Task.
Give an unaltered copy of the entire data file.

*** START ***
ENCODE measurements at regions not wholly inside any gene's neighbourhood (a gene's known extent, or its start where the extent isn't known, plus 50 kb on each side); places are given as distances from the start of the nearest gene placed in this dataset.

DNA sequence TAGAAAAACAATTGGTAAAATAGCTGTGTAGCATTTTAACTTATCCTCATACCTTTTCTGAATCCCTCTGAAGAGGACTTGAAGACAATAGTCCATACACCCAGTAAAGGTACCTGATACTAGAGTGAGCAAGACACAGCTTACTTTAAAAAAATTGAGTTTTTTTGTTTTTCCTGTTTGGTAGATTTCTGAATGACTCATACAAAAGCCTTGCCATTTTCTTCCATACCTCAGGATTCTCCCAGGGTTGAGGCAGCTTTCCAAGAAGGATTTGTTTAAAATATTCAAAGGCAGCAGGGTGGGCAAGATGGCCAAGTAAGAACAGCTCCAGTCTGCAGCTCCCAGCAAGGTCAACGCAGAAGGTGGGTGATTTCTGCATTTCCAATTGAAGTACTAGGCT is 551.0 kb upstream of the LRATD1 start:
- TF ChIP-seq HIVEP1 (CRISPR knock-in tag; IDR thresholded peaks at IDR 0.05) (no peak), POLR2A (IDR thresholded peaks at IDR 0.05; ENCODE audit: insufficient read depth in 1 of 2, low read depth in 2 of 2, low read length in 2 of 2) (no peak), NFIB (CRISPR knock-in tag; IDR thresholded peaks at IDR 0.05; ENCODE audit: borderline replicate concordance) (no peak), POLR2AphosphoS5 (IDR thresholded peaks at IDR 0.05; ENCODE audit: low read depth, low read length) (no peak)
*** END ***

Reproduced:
ENCODE measurements at regions not wholly inside any gene's neighbourhood (a gene's known extent, or its start where the extent isn't known, plus 50 kb on each side); places are given as distances from the start of the nearest gene placed in this dataset.

DNA sequence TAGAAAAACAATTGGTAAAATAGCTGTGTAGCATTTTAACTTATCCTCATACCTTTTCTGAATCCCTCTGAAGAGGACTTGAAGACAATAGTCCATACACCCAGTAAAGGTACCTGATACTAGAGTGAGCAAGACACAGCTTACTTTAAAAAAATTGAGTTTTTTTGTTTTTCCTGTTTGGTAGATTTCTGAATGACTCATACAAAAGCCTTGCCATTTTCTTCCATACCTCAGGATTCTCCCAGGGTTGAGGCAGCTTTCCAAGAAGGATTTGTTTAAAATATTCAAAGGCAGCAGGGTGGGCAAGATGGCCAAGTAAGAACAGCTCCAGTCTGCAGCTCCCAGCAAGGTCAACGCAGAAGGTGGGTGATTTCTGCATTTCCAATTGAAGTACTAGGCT is 551.0 kb upstream of the LRATD1 start:
- TF ChIP-seq HIVEP1 (CRISPR knock-in tag; IDR thresholded peaks at IDR 0.05) (no peak), POLR2A (IDR thresholded peaks at IDR 0.05; ENCODE audit: insufficient read depth in 1 of 2, low read depth in 2 of 2, low read length in 2 of 2) (no peak), NFIB (CRISPR knock-in tag; IDR thresholded peaks at IDR 0.05; ENCODE audit: borderline replicate concordance) (no peak), POLR2AphosphoS5 (IDR thresholded peaks at IDR 0.05; ENCODE audit: low read depth, low read length) (no peak)